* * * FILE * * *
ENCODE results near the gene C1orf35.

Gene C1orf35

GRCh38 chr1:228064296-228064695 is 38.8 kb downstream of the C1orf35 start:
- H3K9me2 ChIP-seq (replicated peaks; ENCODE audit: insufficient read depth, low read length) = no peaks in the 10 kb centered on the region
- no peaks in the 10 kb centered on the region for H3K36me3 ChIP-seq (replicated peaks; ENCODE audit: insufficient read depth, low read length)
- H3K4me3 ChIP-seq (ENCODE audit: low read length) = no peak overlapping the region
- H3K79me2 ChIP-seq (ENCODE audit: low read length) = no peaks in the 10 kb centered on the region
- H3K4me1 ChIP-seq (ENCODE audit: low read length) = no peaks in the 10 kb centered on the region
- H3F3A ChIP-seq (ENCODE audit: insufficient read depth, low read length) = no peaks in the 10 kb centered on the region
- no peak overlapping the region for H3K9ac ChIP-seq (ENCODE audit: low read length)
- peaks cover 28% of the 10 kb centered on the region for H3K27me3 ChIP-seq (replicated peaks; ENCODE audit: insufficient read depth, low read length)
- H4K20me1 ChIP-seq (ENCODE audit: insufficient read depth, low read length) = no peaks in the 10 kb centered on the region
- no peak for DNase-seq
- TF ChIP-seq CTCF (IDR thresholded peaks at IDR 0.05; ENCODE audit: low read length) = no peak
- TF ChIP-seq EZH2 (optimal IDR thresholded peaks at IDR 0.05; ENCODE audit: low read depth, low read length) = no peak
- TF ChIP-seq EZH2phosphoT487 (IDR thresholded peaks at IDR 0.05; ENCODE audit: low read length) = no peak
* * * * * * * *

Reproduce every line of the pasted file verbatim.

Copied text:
ENCODE results near the gene C1orf35.

Gene C1orf35

GRCh38 chr1:228064296-228064695 is 38.8 kb downstream of the C1orf35 start:
- H3K9me2 ChIP-seq (replicated peaks; ENCODE audit: insufficient read depth, low read length) = no peaks in the 10 kb centered on the region
- no peaks in the 10 kb centered on the region for H3K36me3 ChIP-seq (replicated peaks; ENCODE audit: insufficient read depth, low read length)
- H3K4me3 ChIP-seq (ENCODE audit: low read length) = no peak overlapping the region
- H3K79me2 ChIP-seq (ENCODE audit: low read length) = no peaks in the 10 kb centered on the region
- H3K4me1 ChIP-seq (ENCODE audit: low read length) = no peaks in the 10 kb centered on the region
- H3F3A ChIP-seq (ENCODE audit: insufficient read depth, low read length) = no peaks in the 10 kb centered on the region
- no peak overlapping the region for H3K9ac ChIP-seq (ENCODE audit: low read length)
- peaks cover 28% of the 10 kb centered on the region for H3K27me3 ChIP-seq (replicated peaks; ENCODE audit: insufficient read depth, low read length)
- H4K20me1 ChIP-seq (ENCODE audit: insufficient read depth, low read length) = no peaks in the 10 kb centered on the region
- no peak for DNase-seq
- TF ChIP-seq CTCF (IDR thresholded peaks at IDR 0.05; ENCODE audit: low read length) = no peak
- TF ChIP-seq EZH2 (optimal IDR thresholded peaks at IDR 0.05; ENCODE audit: low read depth, low read length) = no peak
- TF ChIP-seq EZH2phosphoT487 (IDR thresholded peaks at IDR 0.05; ENCODE audit: low read length) = no peak